Ardent Partners Welcomes Ramsay Chu to CPO Rising 2016 (Speaker Spotlight)
Editor’s Note: Over the next few weeks we will highlight some of the outstanding executives that are presenting at the CPO Rising 2016 Summit. Today we continue the series with an in-depth look at another one of our fantastic speakers. Enjoy!
Ardent Partners is pleased to welcome Ramsay Chu, who is the Chief Procurement Officer at Rio Tinto, and a keynote speaker at The CPO Rising 2016 Summit in Boston next month. Ramsay will present a presentation entitled From Outputs to Outcomes: The Growth of a Global CPO which will trace the continued growth and evolution of the procurement function at Rio Tinto as it faces a very challenging commodities market and intensified competition.
Like all of our distinguished CPO speakers, Ramsay is quite busy, but we were fortunate to catch up with him last week to hear how he began his career in procurement and ultimately advanced to his current role leading the global procurement organization at Rio Tinto. Like many other CPOs, Ramsay’s story is both impressive and relatable, considering the many modern procurement leaders who never foresaw a career in procurement, much less one in a procurement leadership role at major multinational corporation like Rio Tinto.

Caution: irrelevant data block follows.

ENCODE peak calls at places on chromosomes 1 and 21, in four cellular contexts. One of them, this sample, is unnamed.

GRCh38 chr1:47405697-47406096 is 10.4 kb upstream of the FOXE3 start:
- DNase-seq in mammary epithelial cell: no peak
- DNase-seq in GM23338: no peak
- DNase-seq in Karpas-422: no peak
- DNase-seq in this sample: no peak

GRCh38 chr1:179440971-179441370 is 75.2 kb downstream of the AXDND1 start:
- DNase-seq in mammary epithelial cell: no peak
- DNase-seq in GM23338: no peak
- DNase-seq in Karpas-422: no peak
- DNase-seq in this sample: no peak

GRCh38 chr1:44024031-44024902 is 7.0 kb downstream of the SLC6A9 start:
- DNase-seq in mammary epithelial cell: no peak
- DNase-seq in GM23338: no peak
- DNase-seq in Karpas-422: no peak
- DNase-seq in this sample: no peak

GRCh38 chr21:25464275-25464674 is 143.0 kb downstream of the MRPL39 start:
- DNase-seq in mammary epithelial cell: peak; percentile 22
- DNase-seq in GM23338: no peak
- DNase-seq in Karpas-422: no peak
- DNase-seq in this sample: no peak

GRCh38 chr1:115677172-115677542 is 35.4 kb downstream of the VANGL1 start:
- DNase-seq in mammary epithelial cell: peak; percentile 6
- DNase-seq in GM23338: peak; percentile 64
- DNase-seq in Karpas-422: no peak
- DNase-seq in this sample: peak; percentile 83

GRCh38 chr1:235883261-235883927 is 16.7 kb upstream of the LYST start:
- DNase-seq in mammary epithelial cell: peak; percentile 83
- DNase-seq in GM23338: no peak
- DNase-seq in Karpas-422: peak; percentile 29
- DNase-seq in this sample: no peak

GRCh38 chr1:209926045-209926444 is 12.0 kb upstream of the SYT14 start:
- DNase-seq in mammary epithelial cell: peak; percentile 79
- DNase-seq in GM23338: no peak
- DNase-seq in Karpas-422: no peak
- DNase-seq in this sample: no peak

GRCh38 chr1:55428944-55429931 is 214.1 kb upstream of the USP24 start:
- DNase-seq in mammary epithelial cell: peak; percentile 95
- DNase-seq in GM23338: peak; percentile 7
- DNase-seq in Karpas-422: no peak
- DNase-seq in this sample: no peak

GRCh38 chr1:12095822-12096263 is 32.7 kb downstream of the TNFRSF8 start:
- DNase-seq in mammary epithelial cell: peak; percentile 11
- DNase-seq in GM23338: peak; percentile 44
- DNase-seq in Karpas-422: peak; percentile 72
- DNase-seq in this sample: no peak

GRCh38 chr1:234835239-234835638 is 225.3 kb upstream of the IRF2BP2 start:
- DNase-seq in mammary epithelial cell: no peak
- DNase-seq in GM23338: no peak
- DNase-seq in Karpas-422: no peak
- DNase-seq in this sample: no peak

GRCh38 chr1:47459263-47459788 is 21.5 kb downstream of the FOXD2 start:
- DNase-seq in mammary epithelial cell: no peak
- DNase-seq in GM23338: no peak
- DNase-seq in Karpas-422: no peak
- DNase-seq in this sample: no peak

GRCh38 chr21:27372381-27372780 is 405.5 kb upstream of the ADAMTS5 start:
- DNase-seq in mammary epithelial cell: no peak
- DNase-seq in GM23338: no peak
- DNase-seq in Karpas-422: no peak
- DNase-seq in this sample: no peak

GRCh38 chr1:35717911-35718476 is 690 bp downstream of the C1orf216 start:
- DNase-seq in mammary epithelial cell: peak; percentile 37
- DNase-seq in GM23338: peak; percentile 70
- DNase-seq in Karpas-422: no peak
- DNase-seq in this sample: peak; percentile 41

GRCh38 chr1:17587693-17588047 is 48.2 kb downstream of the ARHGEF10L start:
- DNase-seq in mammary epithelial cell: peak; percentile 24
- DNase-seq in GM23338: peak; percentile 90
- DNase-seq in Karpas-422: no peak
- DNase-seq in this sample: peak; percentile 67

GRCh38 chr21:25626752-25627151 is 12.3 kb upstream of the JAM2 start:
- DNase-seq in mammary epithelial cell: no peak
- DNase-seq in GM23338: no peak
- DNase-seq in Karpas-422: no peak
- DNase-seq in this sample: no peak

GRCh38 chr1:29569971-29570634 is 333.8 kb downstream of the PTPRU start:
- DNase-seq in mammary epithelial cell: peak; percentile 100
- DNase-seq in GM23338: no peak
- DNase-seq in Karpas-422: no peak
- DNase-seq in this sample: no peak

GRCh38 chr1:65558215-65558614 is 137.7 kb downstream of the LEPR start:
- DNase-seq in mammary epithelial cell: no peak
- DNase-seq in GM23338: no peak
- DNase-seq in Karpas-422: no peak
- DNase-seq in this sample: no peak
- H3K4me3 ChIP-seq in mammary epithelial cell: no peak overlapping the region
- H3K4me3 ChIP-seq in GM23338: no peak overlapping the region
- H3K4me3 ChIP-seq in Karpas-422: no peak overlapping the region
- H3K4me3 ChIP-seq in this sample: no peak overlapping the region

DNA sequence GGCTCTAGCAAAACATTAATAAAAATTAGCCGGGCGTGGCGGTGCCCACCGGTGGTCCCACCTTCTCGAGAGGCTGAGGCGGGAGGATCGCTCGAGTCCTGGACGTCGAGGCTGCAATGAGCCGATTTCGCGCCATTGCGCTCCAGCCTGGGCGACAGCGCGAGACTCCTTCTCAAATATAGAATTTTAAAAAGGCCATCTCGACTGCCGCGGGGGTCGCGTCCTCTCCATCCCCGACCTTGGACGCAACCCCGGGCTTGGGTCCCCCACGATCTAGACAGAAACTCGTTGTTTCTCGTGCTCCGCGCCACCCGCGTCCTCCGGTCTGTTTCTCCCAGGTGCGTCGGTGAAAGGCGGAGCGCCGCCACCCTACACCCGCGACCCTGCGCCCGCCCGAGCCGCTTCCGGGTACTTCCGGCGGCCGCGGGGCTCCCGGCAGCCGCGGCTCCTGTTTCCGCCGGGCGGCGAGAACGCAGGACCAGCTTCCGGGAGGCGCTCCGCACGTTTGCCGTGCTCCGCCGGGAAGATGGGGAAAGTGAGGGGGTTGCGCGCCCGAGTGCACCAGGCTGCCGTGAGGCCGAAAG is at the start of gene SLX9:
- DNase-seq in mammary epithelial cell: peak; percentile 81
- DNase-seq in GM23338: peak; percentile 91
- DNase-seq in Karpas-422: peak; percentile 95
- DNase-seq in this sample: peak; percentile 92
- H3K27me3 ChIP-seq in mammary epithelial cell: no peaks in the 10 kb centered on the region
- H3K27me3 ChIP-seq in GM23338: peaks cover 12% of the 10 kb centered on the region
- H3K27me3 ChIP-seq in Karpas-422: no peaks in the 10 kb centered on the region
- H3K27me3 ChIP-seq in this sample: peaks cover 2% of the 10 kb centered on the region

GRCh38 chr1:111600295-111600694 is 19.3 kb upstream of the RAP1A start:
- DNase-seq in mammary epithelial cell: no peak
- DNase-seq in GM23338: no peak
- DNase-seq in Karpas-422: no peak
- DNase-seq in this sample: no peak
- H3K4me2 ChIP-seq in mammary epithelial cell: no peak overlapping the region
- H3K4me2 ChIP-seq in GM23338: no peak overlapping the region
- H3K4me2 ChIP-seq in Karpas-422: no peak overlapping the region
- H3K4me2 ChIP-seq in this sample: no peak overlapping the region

The son of Chinese immigrants, Ramsay felt the pressure of a first generation son to enter a respected/elite profession like medicine or engineering. As such, he enrolled at the University of Southern California (USC) where he earned his Bachelor’s degree in Electrical Engineering. Like many of today’s leading CPOs, Ramsay entered the workforce on an technical track working as a satellite operations engineer at an aerospace and defense firm that would eventually become Lockheed Martin.
Ramsay was very successful in that first job and remained in it for four and a half years before realizing that he wanted more from his professional career. His intellectual curiosity and interest in the more commercial aspects of business led him away from engineering and brought him to the University of Arizona where he pursued and attained a joint JD-MBA degree.